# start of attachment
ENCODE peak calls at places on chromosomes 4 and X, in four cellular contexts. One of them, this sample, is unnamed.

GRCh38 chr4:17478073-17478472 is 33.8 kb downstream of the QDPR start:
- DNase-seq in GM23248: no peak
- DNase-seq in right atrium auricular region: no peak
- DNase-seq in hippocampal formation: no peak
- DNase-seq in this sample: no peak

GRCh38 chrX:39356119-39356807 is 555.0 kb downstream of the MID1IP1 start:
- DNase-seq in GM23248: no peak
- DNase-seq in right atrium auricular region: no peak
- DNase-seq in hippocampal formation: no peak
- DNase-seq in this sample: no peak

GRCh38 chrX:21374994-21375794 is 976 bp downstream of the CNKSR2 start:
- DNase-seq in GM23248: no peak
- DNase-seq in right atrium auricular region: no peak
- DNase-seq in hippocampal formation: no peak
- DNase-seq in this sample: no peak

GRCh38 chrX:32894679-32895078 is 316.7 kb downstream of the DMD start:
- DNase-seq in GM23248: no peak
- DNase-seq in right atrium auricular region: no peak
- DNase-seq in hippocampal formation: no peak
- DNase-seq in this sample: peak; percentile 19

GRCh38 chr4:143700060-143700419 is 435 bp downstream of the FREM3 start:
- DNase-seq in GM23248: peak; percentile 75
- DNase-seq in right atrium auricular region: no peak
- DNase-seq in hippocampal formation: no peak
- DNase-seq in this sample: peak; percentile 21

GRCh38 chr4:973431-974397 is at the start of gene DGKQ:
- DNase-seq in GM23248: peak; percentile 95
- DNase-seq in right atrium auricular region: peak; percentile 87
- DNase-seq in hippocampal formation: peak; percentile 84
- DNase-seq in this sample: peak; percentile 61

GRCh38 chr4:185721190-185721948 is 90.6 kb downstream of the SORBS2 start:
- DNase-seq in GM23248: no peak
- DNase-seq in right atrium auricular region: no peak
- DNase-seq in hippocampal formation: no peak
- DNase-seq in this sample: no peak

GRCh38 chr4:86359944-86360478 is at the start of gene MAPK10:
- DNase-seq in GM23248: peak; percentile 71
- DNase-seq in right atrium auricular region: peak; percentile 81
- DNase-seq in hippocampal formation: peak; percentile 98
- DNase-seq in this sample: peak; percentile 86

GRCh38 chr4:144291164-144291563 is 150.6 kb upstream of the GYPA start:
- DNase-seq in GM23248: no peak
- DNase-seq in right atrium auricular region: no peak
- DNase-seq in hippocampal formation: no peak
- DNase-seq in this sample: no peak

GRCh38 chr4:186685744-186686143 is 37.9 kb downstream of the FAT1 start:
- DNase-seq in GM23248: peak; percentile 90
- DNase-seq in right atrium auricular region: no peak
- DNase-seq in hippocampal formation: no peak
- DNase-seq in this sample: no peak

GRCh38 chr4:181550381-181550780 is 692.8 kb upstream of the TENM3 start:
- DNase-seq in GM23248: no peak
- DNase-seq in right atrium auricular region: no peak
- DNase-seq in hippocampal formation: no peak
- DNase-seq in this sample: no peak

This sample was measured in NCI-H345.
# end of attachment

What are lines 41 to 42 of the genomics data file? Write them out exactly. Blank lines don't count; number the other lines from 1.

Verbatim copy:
- DNase-seq in this sample: peak; percentile 86

GRCh38 chr4:144291164-144291563 is 150.6 kb upstream of the GYPA start: